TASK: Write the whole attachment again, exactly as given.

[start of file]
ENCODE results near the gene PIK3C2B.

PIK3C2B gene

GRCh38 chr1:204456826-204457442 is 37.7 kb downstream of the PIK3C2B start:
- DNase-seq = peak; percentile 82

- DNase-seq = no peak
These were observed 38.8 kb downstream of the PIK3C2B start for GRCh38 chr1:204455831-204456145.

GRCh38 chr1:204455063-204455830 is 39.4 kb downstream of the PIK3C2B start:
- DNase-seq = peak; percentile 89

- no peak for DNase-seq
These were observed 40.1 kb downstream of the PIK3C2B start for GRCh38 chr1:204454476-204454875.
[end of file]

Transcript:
ENCODE results near the gene PIK3C2B.

PIK3C2B gene

GRCh38 chr1:204456826-204457442 is 37.7 kb downstream of the PIK3C2B start:
- DNase-seq = peak; percentile 82

- DNase-seq = no peak
These were observed 38.8 kb downstream of the PIK3C2B start for GRCh38 chr1:204455831-204456145.

GRCh38 chr1:204455063-204455830 is 39.4 kb downstream of the PIK3C2B start:
- DNase-seq = peak; percentile 89

- no peak for DNase-seq
These were observed 40.1 kb downstream of the PIK3C2B start for GRCh38 chr1:204454476-204454875.